This uncertainty is why I continue to turn to the Star Tribune's Ballot Challengeprojections. The projections -- a crowdsourced effort in which thousands of readers voted on each ballot -- included the many challenges which have now been withdrawn. It appears the Star Tribune has been updating their projections as the Canvassing Board's rulings come in. They now project that Franken leads by 89 votes. The question is whether that Franken lead will hold through today's challenges. Here's what the Strib says about their projections:
I got some great responses from yesterday's diary, so I'll keep 'em coming for the next few days.
Al Franken had another good day in front of the Canvassing Board yesterday, but since I realized a problem with the current vote estimates yesterday, I'm feeling less certain that Franken's a shoo-in. He's still got a great chance, but it's by no means a lock. That's been the way it's gone through this whole recount -- one day I feel good about Franken's chances, the next day not so good. I'm sure that pattern will continue.
Franken continued his momentum yesterday, picking up another 36 votes according to The UpTake. Overall, Franken picked up 63 votes out of 415 challenges, a success rate of 15% That's very high, considering that most observers expected the vast majority of challenges to be rejected. What remains to be seen is whether Coleman will fare similarly well.
Coleman's "official" lead grew again yesterday, as the Canvassing Board dealt almost exclusively with Franken challenges, the majority of which were overturned. It now stands at about 363, but that number belies a big problem for Coleman. The board has now finished counting Franken challenges, and will now turn to Coleman's challenges, which number over 1,000. Expect Coleman's lead to plummet over the next two days. Franken had a success rate of 15 percent. Even if Coleman wins 20 percent of challenges, that will result in a net gain of 600 votes for Franken. Coleman will thus need to have far greater success than Franken to remain in the lead.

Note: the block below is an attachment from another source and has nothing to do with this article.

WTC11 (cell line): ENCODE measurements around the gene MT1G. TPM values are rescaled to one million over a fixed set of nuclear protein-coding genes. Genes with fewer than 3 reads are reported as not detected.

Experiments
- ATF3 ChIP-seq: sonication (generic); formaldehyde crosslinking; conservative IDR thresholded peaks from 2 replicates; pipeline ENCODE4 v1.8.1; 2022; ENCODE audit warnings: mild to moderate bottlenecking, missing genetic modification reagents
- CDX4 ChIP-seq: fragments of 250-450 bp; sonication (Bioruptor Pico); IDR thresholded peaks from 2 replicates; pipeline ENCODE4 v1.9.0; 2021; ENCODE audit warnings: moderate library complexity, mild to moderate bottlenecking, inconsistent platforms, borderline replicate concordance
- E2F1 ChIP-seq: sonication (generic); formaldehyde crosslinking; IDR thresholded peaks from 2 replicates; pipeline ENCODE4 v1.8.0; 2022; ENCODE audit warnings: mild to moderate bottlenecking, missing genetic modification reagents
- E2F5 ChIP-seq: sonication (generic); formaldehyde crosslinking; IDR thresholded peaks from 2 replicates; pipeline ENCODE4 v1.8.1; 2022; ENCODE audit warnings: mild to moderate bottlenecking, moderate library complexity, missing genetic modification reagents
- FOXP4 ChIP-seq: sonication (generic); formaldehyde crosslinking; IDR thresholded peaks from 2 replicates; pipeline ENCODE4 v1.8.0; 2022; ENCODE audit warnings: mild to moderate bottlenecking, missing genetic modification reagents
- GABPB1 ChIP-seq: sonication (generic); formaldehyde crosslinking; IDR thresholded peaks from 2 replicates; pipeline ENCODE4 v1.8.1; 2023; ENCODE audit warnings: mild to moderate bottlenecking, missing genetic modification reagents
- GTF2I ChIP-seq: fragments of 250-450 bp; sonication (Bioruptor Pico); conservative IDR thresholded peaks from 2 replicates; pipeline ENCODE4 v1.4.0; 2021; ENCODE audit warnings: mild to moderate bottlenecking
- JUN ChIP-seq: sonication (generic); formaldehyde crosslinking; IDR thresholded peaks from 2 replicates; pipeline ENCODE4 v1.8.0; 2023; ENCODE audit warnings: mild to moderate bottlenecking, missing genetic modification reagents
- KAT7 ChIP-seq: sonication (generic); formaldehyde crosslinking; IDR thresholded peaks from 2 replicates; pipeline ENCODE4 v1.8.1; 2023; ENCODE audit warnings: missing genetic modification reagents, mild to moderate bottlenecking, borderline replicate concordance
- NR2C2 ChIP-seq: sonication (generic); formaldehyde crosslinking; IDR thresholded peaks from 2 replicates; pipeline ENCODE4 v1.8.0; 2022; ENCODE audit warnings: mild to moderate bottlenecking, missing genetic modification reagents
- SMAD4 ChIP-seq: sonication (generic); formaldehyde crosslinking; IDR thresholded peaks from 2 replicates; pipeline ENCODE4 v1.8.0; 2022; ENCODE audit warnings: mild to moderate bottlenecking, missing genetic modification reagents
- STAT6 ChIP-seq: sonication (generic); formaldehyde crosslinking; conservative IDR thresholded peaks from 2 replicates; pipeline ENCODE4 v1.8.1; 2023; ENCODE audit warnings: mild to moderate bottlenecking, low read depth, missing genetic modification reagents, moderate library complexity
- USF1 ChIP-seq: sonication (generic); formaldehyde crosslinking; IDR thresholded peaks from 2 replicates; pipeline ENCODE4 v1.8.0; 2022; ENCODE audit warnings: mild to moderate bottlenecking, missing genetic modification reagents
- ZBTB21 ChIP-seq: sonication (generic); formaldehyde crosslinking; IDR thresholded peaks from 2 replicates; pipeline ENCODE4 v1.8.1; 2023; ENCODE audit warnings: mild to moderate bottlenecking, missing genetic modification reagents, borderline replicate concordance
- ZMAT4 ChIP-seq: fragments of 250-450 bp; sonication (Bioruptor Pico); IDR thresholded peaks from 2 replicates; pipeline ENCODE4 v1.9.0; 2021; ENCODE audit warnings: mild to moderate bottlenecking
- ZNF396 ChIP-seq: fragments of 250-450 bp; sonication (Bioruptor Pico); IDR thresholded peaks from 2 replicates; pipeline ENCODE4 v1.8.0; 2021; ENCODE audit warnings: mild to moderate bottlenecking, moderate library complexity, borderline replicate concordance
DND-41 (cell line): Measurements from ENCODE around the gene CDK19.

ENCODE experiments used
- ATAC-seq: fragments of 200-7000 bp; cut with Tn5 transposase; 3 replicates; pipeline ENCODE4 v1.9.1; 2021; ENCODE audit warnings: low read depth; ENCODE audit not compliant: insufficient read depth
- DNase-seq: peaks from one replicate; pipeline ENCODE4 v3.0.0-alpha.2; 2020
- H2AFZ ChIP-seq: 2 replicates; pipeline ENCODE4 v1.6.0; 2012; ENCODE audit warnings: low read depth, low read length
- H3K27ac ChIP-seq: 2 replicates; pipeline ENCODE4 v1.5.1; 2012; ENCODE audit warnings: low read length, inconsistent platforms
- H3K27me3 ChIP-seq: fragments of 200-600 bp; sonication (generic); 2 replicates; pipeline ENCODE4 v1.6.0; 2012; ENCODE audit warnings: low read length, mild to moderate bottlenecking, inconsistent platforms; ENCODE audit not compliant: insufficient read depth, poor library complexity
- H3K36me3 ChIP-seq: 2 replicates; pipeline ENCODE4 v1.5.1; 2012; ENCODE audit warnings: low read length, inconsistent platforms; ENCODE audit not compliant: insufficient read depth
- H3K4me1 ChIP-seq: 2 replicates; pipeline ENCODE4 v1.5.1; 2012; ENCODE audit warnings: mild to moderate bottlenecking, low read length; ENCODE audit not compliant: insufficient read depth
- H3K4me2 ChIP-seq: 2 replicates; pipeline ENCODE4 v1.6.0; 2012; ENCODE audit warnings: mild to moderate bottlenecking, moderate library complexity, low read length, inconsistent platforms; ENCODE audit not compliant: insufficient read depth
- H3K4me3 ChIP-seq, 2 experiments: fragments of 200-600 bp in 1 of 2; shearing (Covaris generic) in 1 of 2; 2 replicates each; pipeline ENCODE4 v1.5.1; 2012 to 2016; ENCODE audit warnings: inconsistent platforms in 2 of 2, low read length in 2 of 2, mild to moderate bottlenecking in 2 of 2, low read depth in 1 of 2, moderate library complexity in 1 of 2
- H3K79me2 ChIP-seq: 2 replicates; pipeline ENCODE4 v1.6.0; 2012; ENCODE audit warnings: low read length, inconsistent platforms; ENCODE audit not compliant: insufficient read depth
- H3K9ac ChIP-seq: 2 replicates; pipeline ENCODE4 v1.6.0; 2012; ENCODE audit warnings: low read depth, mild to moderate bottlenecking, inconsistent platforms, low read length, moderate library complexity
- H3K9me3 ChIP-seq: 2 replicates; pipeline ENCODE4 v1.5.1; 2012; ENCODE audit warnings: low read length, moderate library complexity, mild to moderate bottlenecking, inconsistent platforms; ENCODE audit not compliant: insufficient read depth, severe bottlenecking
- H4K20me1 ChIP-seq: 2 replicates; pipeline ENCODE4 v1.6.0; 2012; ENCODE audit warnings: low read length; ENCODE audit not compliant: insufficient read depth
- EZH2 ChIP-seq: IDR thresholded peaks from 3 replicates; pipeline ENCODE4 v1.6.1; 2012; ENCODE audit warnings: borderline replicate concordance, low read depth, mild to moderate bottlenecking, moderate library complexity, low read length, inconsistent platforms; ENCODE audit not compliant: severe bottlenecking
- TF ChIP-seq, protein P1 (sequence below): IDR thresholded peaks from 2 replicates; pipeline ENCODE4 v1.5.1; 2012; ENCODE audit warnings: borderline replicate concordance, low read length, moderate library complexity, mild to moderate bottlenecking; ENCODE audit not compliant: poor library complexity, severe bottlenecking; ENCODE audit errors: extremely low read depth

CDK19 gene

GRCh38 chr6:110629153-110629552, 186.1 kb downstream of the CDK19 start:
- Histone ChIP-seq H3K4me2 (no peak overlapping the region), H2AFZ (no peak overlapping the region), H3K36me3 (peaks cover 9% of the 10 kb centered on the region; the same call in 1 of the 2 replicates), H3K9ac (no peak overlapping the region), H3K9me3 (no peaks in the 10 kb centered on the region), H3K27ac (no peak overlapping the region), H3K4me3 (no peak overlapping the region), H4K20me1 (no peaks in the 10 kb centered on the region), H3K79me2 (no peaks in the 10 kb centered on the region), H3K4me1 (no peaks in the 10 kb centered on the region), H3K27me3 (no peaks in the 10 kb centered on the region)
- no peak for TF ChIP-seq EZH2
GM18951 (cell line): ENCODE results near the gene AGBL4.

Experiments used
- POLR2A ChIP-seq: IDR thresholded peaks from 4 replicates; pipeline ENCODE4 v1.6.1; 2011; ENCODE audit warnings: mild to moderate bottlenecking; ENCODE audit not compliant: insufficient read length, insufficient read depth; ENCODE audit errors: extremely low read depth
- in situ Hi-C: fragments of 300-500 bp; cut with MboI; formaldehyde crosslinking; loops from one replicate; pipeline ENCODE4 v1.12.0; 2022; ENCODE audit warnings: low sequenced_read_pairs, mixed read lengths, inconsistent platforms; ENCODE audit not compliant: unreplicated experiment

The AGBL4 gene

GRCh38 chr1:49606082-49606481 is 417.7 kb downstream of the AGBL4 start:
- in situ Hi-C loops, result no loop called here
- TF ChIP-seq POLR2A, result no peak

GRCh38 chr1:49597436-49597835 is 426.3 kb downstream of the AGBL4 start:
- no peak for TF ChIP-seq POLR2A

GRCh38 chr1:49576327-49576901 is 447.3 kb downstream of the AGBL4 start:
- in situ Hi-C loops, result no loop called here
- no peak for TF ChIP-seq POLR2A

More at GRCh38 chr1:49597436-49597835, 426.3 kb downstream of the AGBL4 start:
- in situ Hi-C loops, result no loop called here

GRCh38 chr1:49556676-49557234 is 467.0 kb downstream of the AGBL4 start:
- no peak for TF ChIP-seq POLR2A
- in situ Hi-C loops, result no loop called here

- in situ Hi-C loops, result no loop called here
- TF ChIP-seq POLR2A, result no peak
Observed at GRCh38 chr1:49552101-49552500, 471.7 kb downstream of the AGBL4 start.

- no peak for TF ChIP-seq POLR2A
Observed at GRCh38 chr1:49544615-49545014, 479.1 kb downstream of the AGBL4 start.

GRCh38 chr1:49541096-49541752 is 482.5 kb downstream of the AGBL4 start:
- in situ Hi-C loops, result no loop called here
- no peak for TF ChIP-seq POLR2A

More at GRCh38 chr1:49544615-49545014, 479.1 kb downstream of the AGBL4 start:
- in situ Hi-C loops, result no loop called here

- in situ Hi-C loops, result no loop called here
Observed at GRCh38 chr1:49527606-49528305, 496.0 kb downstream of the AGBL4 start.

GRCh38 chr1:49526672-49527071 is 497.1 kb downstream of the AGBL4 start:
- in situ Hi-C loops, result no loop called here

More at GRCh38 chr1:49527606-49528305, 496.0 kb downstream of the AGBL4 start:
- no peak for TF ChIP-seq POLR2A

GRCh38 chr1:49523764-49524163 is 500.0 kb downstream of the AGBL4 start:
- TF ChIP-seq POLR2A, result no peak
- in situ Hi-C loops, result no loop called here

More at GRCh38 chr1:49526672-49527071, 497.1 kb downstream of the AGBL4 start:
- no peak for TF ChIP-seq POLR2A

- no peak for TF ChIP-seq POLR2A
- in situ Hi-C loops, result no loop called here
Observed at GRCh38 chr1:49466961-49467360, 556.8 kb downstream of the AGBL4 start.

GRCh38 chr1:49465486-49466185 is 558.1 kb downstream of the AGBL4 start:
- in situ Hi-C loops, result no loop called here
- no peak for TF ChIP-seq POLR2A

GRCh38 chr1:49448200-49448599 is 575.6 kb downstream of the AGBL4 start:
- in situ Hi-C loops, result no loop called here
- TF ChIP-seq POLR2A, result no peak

There's one more twist, though: The challenges withdrawn by each campaign have yet to be included in the totals. The Franken campaign originally challenged 3,280 ballots, compared to Coleman's 3,375. However, Franken withdrew many more ballots than Coleman. That means approximately 2,350 uncounted Coleman challenges, and 2,865 uncounted Franken challenges. Coleman's lead is likely much closer to 863 than 363. It still looks tough for Franken to pull ahead.
NOTE: These numbers are all estimates, as I don't think anyone has a really firm grip of where things stand by now.